Carolyn Akers tells people, “It’s not rocket science. It’s political science.”
In other words, the foundation realizes that it needs three votes from a five-member elected body to get successful policies rolling. Akers talks frequently of assembling a diverse set of community leaders to back the foundation as it seeks to influence the Mobile County school board to make wise decisions, bold ones that politicians might otherwise be hesitant to back. Those policies included providing the schools more revenue, dramatically reforming consistently poor-performing schools and aggressively working to improve the district’s dropout rate.
How’s it working out? Quite successfully.
A recent letter to The Wall Street Journal by the chief executive of the Jacksonville (Fla.) Public Education Fund credits the Mobile Area Education Foundation for helping to attract Airbus to Mobile.
The Mobile education foundation “has pioneered and successfully implemented a remarkable, sustainable reformation of its 65,000-student public schools,” writes John E. Anderson. “It worked over a long period to tap the public trust and empower the grass roots of Mobile society, involving all segments, to seize ownership, demand excellence and then sustain it.”
Meeting and talking with various community leaders across the Anniston area on The Star’s series on the state’s obesity crisis, I have recently been contemplating the work and the philosophy of the Mobile Area Education Foundation.
We’ve been consistently reminded that acting local is one of the best methods to attack our corner of the state’s weight problem. Local communities can’t influence the national agricultural policy that encourages the use of high-fructose corn syrup. They can’t prevent retailers from peddling empty calories full of fat and sugar to consumers. They are limited when it comes to reversing the trend away from factory farms located many miles away to a more grow-local/eat-local model.
However, there’s plenty for local communities to do. They can create more space for residents to exercise. Parks are good. Sidewalks, dedicated running/walking paths and bike lanes are even better. The public also needs safe and conveniently located places to exercise.
Then there’s the other side of the diet-and-exercise equation for a healthier community. Residents need easy access to fresh fruits and vegetables. Many of us could use a few tips on how to eat healthier so a kitchen demonstration space would be handy.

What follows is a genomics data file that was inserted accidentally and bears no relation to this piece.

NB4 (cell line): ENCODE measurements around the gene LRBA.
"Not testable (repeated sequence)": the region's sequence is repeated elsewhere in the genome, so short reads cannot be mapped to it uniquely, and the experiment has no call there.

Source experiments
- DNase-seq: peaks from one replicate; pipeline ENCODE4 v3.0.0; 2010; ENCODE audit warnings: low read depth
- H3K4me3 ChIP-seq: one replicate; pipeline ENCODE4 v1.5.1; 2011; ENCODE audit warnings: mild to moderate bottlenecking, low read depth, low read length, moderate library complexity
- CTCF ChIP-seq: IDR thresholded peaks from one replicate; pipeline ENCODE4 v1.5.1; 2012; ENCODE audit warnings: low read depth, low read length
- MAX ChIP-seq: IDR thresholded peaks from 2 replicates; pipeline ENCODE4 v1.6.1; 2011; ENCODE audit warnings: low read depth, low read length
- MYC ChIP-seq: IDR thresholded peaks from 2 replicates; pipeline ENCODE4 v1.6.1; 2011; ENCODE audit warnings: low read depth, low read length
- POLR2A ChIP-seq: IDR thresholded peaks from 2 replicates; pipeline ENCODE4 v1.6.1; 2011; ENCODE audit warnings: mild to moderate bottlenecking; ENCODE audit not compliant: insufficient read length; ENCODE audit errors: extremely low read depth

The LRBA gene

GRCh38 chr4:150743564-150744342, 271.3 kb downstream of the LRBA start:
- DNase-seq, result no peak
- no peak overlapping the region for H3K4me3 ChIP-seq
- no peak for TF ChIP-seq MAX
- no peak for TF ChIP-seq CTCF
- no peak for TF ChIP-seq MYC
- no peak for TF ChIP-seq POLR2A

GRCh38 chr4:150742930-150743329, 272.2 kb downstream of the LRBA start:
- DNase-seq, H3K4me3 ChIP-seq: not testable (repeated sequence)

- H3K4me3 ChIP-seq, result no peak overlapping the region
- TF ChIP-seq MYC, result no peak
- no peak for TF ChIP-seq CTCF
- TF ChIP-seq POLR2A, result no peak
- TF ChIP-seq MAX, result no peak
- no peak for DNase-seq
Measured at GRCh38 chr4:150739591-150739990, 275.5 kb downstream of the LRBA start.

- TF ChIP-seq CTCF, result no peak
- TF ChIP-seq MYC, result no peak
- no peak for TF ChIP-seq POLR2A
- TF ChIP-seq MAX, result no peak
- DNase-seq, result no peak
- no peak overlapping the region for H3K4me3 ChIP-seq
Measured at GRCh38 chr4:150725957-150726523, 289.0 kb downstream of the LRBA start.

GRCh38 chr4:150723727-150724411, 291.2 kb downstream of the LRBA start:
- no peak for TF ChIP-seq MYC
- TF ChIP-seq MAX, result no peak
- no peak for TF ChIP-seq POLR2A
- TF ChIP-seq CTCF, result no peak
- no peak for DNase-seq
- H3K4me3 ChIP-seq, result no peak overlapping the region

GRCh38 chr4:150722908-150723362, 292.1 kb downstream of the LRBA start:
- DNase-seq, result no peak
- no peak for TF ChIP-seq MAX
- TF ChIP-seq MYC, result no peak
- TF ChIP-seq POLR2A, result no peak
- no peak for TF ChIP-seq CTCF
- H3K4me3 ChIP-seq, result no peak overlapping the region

Oh, and if we find the right spot in downtown Anniston, this community space — a resource center for good health — could double as a welcome center for the many cyclists and others rushing to town to try their hand at our varied outdoor recreational venues.
Much of this wishlist already exists, you say. And you’d be correct.
However, it seems to lack a single organization dedicated to championing all of this. It would combine the already fantastic efforts of the local YMCA, the Calhoun County Extension Office, health-care providers, organizers of our marquee local running and cycling events and many more partners.
This nonprofit — let’s call it the Anniston Area Fitness Foundation — would keep a sharp eye on local government to make sure elected officials are working in the best interests of a healthier community. It would applaud smart decisions and call out the bad ones. It would present our area to the wider world as a healthy place that is friendly to cyclists, who will bring their mountain bikes and wallets to Coldwater. It would seek out foundational support to ensure no one is left behind in this attack on obesity. It would sponsor county wide athletic competitions for young people. It would challenge older folks to do the same.
Most importantly, when trying to influence local policies, it would remember the lesson of the Mobile Area Education Foundation’s Carolyn Akers: “It’s not rocket science. It’s political science.”
Bob Davis is editor of The Anniston Star. Contact him at 256-235-3540 or firstname.lastname@example.org. Twitter: twitter.com/EditorBobDavis